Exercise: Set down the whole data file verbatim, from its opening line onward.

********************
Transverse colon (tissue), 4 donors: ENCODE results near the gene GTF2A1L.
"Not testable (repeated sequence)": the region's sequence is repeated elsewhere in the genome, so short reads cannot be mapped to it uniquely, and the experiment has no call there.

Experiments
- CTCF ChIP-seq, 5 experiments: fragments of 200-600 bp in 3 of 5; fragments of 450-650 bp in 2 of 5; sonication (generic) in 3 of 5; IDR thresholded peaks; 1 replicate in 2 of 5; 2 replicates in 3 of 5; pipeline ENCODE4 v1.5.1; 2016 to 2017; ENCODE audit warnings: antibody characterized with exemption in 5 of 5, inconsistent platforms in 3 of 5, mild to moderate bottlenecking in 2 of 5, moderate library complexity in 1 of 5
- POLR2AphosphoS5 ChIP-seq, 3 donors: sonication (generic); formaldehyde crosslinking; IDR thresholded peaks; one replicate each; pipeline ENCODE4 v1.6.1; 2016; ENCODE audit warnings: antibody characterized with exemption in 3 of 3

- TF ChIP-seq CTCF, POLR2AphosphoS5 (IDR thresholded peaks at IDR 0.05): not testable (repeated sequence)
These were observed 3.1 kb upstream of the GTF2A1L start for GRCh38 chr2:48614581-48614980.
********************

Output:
Transverse colon (tissue), 4 donors: ENCODE results near the gene GTF2A1L.
"Not testable (repeated sequence)": the region's sequence is repeated elsewhere in the genome, so short reads cannot be mapped to it uniquely, and the experiment has no call there.

Experiments
- CTCF ChIP-seq, 5 experiments: fragments of 200-600 bp in 3 of 5; fragments of 450-650 bp in 2 of 5; sonication (generic) in 3 of 5; IDR thresholded peaks; 1 replicate in 2 of 5; 2 replicates in 3 of 5; pipeline ENCODE4 v1.5.1; 2016 to 2017; ENCODE audit warnings: antibody characterized with exemption in 5 of 5, inconsistent platforms in 3 of 5, mild to moderate bottlenecking in 2 of 5, moderate library complexity in 1 of 5
- POLR2AphosphoS5 ChIP-seq, 3 donors: sonication (generic); formaldehyde crosslinking; IDR thresholded peaks; one replicate each; pipeline ENCODE4 v1.6.1; 2016; ENCODE audit warnings: antibody characterized with exemption in 3 of 3

- TF ChIP-seq CTCF, POLR2AphosphoS5 (IDR thresholded peaks at IDR 0.05): not testable (repeated sequence)
These were observed 3.1 kb upstream of the GTF2A1L start for GRCh38 chr2:48614581-48614980.